Anyway, more than likely your child will be just perfectly fine!  In the very event that your child is infected with hep c, please don't despair.  Children who are infected typically handle the virus very very well.  My daughter is proof of that!  She is a very healthy active 2.5 year old.

I opted to treat after she was born, and will be coming up on 6 months post treatment in about a month.  We are anxious and excited to try for another blessing!  

Best of luck to you.  If I can dig up the articles that I used in making my decision, I will post them.  Of course, they might just be outdated by now, I haven't researched this topic in quite some time!

Stick around here, it is a great place! :)
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there was a recent study that showed no difference in hep c transmission via either delivery method, so c section should not be suggested because of hep c. I agree with the breastfeeding. not one single documented case of transmission that way.
do type "hep c and labor/delivery", so that you can read the latest studies.  The instances of vertical infection have occured mostly in women with very high viral load.  Avoid any invasive procedures like ammnio and internal fetal monitoring, etc. nothing that can 'inject' your blood into the baby fluids.  I did not know I was hep c positive, but I insisted on no episiotomy, fetal monitor, and ammnio, of course no c section either. breastfed that baby many years.  she tests negative for hep c antibodies each time.  There is a risk, no matter what you do, but it is very low, even with high VL.  Is there a possibility you can treat before?  someone here treated because she wanted to become pregnant hep c free.  I know she finished tx, but can't recall if she is now SVR.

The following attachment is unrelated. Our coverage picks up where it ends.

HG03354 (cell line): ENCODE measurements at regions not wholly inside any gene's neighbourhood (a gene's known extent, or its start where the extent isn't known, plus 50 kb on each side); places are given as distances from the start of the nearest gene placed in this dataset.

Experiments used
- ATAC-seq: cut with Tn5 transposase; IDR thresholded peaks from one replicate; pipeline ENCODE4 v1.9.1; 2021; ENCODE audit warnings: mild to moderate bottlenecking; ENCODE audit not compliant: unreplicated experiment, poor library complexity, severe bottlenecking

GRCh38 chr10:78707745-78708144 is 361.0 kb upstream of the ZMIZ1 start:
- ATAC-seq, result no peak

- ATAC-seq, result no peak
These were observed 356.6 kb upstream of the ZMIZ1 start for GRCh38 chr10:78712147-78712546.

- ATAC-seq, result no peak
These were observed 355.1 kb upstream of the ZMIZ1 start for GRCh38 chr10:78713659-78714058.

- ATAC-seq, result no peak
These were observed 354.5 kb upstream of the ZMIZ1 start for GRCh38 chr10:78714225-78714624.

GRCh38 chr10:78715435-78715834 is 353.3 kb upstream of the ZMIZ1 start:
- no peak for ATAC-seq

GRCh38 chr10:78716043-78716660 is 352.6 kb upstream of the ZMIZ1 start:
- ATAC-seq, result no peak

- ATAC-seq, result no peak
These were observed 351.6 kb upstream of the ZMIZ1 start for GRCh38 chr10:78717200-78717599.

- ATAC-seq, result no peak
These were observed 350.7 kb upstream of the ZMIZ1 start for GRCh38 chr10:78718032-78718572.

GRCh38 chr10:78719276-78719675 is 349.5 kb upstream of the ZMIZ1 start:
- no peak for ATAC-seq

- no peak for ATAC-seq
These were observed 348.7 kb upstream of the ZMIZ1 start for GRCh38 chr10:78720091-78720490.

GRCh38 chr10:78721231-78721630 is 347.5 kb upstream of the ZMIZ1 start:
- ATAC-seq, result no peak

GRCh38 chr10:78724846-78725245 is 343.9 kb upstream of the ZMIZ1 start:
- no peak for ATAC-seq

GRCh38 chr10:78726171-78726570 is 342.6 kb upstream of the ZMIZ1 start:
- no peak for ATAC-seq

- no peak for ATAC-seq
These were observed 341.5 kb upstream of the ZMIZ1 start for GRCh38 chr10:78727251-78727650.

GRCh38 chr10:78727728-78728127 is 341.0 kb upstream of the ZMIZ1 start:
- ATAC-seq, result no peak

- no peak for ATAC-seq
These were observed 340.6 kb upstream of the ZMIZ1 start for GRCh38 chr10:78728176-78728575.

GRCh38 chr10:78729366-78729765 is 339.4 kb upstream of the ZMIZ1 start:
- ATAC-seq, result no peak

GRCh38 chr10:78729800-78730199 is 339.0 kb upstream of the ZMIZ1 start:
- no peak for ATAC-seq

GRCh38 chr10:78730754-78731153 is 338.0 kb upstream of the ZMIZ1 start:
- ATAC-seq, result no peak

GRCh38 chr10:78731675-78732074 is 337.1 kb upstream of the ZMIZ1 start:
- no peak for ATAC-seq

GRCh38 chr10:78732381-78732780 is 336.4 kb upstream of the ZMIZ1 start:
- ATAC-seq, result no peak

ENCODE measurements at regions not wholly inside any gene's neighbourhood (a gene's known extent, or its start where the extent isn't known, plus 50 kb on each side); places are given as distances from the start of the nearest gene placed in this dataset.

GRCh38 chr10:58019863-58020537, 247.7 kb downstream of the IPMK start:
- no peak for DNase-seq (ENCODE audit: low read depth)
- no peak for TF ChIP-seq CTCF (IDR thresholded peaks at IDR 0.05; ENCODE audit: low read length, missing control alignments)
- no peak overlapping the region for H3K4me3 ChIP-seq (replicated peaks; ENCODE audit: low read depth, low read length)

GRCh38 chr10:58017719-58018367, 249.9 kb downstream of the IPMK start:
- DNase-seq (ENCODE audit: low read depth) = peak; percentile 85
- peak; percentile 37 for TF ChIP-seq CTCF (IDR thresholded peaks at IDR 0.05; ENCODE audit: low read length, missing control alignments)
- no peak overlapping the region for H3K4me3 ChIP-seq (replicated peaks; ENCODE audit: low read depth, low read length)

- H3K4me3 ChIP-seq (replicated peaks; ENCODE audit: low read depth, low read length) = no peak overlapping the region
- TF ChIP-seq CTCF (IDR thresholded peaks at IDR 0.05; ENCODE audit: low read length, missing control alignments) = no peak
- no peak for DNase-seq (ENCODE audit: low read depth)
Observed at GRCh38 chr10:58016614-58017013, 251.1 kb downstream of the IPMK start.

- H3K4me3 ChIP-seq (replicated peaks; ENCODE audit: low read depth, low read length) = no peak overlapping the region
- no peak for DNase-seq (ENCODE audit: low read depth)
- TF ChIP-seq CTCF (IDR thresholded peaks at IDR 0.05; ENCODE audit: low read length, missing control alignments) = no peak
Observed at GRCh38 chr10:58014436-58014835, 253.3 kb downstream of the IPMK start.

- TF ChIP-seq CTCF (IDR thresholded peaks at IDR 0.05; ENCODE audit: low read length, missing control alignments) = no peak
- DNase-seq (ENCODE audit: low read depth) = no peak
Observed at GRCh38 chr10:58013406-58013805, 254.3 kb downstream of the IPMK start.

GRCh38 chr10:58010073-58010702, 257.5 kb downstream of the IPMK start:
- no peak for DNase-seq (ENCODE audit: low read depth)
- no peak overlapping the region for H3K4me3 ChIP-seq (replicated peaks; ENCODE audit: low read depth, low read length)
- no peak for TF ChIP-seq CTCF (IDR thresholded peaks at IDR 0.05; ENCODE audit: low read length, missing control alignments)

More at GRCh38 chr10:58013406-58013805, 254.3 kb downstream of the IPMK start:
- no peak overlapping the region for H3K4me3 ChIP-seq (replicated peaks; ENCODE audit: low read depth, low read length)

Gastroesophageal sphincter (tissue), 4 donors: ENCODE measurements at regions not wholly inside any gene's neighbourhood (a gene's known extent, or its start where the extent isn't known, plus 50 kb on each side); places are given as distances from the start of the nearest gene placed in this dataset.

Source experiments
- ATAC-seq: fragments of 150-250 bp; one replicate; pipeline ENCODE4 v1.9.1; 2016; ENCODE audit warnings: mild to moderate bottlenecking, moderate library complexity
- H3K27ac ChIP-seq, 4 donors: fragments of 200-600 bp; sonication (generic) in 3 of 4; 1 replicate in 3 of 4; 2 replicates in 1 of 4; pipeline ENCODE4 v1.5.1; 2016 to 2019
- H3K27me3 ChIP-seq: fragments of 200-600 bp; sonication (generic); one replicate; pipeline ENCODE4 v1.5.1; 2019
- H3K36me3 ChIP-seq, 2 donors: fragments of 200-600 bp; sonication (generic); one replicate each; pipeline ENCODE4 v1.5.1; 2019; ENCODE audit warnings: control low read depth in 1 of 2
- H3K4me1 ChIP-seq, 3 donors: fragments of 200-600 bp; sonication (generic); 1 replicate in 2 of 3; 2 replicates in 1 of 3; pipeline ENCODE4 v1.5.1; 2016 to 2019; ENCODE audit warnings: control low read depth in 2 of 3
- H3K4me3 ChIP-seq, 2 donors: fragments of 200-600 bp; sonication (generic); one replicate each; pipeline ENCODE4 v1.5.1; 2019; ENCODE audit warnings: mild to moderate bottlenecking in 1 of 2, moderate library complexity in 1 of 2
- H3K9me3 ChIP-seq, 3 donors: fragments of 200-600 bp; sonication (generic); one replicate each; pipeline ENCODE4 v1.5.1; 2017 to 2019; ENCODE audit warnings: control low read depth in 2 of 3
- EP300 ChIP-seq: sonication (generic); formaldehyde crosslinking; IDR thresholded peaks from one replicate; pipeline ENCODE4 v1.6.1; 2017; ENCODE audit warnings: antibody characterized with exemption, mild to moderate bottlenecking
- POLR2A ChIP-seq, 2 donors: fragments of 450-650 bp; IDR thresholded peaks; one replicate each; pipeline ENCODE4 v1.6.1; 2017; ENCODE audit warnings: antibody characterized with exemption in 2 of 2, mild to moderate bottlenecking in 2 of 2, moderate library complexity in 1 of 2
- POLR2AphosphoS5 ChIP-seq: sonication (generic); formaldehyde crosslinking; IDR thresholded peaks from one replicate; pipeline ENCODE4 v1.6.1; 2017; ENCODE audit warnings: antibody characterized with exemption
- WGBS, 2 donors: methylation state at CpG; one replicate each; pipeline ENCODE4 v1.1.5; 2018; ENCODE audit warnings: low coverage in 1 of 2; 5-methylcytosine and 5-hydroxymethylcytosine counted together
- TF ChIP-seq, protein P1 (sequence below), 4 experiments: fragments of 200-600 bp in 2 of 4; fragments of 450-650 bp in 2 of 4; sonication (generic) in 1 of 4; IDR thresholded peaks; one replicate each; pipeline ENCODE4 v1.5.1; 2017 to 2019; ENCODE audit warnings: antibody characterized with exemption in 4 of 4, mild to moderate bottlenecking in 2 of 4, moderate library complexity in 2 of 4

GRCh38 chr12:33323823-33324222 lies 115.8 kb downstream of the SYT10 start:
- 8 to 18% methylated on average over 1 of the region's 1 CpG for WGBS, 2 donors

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amommy makes a good point for when you do a bit more research, check how recent the studies are, and how many subjects were included.  Many of them are small and might present a slight benefit in elective c section over vaginal delivery, but the larger studies are more representative of the possible outcome, here is one from 2001, with over 15 thou women
http://www.ncbi.nlm.nih.gov/entrez/query.fcgi?cmd=retrieve&db=pubmed&list_uids=10706568&dopt=Abstract

if, in your research, you find a study, recent and large enough to be representative, and shows a significant advantage of one over the other, I think we all know what we would do.  some say no to ammnio and others say there is no evidence.  I think that anything that invades the baby's body or her surroundings can be a risk.
research!  I used 'hep c and delivery and childbirth' and got good results

amom; didn't you have an earlier pCR that was negative?  
good luck on this one!
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You are such a sweetie!  Good to see you hanging around here. :)  How is your son doing?  Is he feeling better than he was a couple of weeks ago.  I keep him and you in my prayers!  Hope to report back here with good news in a few weeks.  Told hubby to get ready for baby time. HAHA.  How are you holding up?
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Yes, I was neg at 3 months post.  Will do my 6 month at the end of the month.

About the childbirth studies, I believe the one you posted is more recent than the one I referenced.  I'll have to dig.  I was gone for the morning, but plan on rotting my brain online in the afternoon.  HAHA.  
How are you doing?
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doing ok, thanks for asking.

Please let us know when the newbie is on his/her way.  I don't remember a post tx baby mentioned here since I have been reading.  this could be a first.  looking forward to a baby shower!
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One thing you should be more concerned about is becoming pregnant if you've gone, or are going, through tx.  Ribavirin does carry a very strong disclaimer and warning on the ramifications it can have with respect to birth defects.